WINNIPEG — Matt Wiebe is the new Gary Doer but with a beard.
The former constituency assistant to Doer, before Doer stepped down as premier to become Canada's ambassador to the United States, is the new MLA for Concordia.
Wiebe, 31, won handily last night in a byelection outcome that surprised no one.
Wiebe took all 40 polls including the advanced, finishing with about 60 per cent of the vote.
The Elmwood resident and University of Manitoba economics grad finished well ahead of second place candidate Progressive Conservative candidate Brian Biebrich with 2,065 votes. Biebrich earned 694 ballots.
"This is an incredible dream come true," Wiebe said, standing next to Premier Greg Selinger. "I'm proud that he is my new boss."
Selinger said Wiebe's win confirms support for the NDP is solid in northeast Winnipeg.
"I think he will be an excellent MLA for many decades to come," Selinger said of Wiebe.
Biebrich said he found comfort in the support he got.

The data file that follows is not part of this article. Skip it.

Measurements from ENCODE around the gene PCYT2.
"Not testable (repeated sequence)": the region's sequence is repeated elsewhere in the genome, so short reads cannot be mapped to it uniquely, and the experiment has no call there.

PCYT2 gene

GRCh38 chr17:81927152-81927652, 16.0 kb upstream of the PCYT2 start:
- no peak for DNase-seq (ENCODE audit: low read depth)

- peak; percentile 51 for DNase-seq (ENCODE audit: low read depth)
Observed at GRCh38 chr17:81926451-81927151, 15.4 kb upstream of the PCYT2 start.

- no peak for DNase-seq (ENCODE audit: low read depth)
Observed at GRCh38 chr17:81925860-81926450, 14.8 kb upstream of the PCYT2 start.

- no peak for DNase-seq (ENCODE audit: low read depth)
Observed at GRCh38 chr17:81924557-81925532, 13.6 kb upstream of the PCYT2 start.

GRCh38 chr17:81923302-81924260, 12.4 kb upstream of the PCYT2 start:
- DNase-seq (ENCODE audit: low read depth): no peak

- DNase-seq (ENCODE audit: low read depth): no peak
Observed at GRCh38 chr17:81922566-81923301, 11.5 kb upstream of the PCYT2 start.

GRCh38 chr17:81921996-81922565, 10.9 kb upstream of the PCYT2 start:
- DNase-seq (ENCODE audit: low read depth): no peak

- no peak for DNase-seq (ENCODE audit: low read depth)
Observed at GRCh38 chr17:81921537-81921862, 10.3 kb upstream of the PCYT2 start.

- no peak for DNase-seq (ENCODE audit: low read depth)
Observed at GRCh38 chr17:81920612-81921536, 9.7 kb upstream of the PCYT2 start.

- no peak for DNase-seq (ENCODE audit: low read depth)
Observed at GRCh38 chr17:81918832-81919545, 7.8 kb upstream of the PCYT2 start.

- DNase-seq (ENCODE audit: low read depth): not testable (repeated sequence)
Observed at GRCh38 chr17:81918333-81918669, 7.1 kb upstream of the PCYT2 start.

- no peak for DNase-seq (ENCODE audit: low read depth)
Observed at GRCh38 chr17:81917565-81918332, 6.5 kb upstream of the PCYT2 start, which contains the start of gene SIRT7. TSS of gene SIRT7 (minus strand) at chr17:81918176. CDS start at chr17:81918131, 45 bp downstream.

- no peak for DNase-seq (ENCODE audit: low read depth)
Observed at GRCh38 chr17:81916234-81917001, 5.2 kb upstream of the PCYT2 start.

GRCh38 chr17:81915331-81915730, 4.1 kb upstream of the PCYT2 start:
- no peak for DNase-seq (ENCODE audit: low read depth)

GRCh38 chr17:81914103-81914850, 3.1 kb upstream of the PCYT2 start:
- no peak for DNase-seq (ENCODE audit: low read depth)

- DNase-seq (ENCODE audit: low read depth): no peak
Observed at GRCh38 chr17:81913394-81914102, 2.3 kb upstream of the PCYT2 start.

He also said he's considering running again in 18 months in the general election.
Liberal Judi Heppner got 613 votes and Green Party candidate Ellen Young finished with 134 votes.
Wiebe takes his seat in the legislature for the March 23 provincial budget and spring sitting.
Concordia has long been a safe NDP seat. Doer held it for 23 years as MLA and later as premier. NDP MLA Peter Fox held it for five years before Doer took it over.
The Opposition Progressive Conservatives have been mumbling since the byelection was called that Wiebe’s victory was inevitable. Tory Leader Hugh McFadyen confirmed that on Tuesday when he told reporters the party was not holding its breath on a possible upset victory in the NDP stronghold.
McFadyen said last night despite the second-place showing voter support this time around in Concordia is the lowest it's been since Premier Howard Pawley's NDP was in government two decades ago.
Wiebe’s victory also signals the lifting of a month-long gag on government announcements. Elections Manitoba forbids government funding announcements during a by-election campaign, but the Selinger government took it further to only allow the most critical news releases, such as last week’s first spring flood briefing.